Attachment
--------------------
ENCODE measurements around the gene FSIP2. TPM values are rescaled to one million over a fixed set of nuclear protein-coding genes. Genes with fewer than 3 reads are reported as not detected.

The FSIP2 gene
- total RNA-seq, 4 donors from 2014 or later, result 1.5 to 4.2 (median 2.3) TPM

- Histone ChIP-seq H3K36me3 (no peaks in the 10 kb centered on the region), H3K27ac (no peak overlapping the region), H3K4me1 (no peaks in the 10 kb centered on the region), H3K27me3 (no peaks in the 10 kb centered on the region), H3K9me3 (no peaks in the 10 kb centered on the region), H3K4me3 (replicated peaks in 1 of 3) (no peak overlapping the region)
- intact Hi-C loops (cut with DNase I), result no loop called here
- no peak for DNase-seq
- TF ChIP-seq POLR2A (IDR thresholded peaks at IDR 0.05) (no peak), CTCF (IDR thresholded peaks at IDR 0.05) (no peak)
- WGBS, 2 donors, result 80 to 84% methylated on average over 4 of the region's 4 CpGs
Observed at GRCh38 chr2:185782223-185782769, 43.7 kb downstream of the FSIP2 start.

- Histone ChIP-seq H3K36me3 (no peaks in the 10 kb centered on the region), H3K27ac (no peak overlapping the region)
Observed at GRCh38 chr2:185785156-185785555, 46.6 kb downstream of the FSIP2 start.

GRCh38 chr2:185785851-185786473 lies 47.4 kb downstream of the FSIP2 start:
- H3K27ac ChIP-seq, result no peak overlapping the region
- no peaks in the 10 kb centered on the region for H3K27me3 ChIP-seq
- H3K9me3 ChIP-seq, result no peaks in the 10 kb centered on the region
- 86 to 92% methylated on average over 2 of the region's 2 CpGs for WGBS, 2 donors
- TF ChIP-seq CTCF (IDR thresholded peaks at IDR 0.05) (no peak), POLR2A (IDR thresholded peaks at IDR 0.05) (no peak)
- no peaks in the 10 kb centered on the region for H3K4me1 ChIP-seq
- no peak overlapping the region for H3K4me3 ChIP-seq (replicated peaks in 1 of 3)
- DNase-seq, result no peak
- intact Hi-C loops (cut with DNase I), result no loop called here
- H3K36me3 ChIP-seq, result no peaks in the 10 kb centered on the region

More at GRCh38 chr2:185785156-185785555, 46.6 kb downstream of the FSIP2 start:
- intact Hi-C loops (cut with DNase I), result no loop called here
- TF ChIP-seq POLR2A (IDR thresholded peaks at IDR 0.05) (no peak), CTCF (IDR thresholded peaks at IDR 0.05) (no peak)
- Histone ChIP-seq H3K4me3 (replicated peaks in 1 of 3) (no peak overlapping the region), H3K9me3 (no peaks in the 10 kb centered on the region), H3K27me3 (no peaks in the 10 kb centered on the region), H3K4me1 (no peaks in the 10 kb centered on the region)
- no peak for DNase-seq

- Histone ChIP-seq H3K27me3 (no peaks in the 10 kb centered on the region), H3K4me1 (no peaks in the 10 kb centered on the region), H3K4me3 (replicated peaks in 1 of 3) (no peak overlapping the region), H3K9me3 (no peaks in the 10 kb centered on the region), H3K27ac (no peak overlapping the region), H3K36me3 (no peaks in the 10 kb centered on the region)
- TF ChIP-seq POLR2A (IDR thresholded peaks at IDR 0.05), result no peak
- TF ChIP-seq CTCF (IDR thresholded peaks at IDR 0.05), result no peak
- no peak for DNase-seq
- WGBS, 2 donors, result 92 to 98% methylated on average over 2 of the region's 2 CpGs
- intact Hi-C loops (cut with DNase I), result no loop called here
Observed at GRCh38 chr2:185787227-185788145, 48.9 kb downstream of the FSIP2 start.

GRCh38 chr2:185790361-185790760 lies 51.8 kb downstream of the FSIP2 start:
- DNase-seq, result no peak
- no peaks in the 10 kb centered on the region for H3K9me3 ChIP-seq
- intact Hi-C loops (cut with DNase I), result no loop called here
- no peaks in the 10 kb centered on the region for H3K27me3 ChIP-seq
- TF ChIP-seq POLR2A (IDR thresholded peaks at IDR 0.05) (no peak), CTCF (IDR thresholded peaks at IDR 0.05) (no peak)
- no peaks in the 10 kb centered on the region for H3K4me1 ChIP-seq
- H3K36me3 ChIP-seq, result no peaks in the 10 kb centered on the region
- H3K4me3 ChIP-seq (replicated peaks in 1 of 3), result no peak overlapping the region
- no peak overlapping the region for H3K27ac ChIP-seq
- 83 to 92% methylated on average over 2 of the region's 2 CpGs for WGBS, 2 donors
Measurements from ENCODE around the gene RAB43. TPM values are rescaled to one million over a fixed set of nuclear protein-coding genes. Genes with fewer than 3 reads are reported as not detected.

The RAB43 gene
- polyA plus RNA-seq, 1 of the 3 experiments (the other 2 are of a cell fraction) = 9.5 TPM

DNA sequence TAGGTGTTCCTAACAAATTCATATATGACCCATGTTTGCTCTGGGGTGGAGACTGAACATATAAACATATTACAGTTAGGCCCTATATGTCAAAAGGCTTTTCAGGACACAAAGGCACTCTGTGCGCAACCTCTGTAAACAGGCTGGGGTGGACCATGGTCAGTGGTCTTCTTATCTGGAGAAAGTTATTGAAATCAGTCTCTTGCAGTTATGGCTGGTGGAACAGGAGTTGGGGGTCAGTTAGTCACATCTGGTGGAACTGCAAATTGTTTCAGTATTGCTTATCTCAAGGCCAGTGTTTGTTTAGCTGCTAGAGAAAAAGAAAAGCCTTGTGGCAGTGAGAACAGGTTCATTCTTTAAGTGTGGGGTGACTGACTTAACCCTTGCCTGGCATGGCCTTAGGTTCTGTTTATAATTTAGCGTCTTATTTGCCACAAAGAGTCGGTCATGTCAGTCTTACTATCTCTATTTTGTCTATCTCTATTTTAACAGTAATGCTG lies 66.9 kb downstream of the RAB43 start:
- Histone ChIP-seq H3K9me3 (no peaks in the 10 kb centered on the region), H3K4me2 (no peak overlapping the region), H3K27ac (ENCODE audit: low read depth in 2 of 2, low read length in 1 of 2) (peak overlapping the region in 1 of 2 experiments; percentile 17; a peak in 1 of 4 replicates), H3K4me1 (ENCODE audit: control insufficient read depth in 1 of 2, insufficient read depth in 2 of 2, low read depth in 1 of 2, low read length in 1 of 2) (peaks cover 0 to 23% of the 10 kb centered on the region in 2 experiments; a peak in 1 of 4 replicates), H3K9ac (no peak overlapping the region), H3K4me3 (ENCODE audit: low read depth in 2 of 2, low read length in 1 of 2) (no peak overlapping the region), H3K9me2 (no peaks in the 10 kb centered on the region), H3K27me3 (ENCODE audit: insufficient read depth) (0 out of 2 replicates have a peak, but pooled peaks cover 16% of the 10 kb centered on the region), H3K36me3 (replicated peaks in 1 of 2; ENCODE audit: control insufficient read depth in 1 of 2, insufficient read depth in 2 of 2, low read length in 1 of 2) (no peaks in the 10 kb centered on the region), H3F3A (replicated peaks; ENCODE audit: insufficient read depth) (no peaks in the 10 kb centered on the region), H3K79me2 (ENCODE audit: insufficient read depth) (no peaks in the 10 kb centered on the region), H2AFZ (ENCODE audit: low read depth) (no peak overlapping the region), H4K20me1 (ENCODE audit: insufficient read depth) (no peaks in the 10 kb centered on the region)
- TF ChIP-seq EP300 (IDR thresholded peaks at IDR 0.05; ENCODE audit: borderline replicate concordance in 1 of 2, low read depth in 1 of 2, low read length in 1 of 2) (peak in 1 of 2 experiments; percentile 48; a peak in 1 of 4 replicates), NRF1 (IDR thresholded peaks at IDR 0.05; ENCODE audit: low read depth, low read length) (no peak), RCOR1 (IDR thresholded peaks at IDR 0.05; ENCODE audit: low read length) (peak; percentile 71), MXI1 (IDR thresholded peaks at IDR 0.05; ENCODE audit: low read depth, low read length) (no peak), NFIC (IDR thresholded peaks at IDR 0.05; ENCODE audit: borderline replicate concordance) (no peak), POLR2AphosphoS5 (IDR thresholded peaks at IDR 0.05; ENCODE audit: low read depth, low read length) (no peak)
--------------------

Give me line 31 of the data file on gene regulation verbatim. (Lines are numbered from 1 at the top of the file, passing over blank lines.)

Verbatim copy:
- no peak for DNase-seq